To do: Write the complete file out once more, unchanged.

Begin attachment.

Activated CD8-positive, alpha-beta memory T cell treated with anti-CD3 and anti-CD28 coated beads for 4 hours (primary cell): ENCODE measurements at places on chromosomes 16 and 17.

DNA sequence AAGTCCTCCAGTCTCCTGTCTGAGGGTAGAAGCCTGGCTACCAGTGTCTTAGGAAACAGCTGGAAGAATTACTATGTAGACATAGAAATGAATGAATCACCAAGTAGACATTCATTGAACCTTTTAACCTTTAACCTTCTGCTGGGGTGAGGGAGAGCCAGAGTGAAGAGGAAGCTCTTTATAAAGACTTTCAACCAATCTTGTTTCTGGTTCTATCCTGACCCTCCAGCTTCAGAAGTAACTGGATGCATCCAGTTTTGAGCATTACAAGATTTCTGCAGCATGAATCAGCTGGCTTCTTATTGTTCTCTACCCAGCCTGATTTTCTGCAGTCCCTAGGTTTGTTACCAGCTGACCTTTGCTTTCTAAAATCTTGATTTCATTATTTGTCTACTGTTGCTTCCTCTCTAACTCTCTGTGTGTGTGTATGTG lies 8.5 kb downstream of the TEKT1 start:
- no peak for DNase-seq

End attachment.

Activated CD8-positive, alpha-beta memory T cell treated with anti-CD3 and anti-CD28 coated beads for 4 hours (primary cell): ENCODE measurements at places on chromosomes 16 and 17.

DNA sequence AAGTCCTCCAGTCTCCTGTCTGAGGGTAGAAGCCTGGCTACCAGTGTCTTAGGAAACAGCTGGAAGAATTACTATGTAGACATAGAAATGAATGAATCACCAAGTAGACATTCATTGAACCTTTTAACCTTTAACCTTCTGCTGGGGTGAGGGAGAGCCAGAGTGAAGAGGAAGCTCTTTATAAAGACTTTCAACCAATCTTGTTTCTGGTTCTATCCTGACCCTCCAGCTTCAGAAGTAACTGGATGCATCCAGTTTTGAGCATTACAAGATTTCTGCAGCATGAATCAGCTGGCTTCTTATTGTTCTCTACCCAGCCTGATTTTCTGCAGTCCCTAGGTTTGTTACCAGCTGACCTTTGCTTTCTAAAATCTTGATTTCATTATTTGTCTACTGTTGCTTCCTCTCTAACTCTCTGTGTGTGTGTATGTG lies 8.5 kb downstream of the TEKT1 start:
- no peak for DNase-seq